In the revised manuscript the authors write that "Combined with our work, we speculated that the charge interaction between PH domain and cardiolipin promoted binding and then accelerated double-membrane fusion” and nothing else.
I repeat the same observation: this speculation is not supported by in vivo experiments. s-forms have the PH domain and can bind cardiolipin but they have not fusogenic capacity (Del Dotto 2017 Cell Report). Furthermore, l-forms alone have the same fusion rate of the l- and s-forms together (Del Dotto 2017 Cell Report). Therefore the role of the PH domain in the fusion process does not seem convincing to me. It could have a more structural role.
The authors should ameliorate this part.

Figure 2 reported OPA1 isoform 8 in its long and short forms. But isoform 8 is completely processed in s-forms and the l-form is not present in vivo.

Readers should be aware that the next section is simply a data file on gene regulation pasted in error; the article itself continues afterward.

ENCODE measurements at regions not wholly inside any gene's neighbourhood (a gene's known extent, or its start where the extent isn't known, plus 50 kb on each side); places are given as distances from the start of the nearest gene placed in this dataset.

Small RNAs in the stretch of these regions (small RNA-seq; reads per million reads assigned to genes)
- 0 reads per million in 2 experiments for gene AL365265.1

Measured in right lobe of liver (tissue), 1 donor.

Additional comments

the manuscript requires other small revisions

Version 0.1 (original submission)

· Mar 13, 2019 · Academic Editor

Minor Revisions

Dear Authors

As you can see the comments are quite positive and point to a number of aspects that require clarification or better explanations, including a better adjustment between results and conclusions.

Particularly important are the missing details on modelling and alignments.


Basic reporting

The authors with this papers aimed at elucidating the molecular architecture of OPA1 to better understand the IMM fusion, by modeling the structure of human OPA1 and analyzing the protein-protein interaction and the sequence/structure characteristic through bioinformatics approach.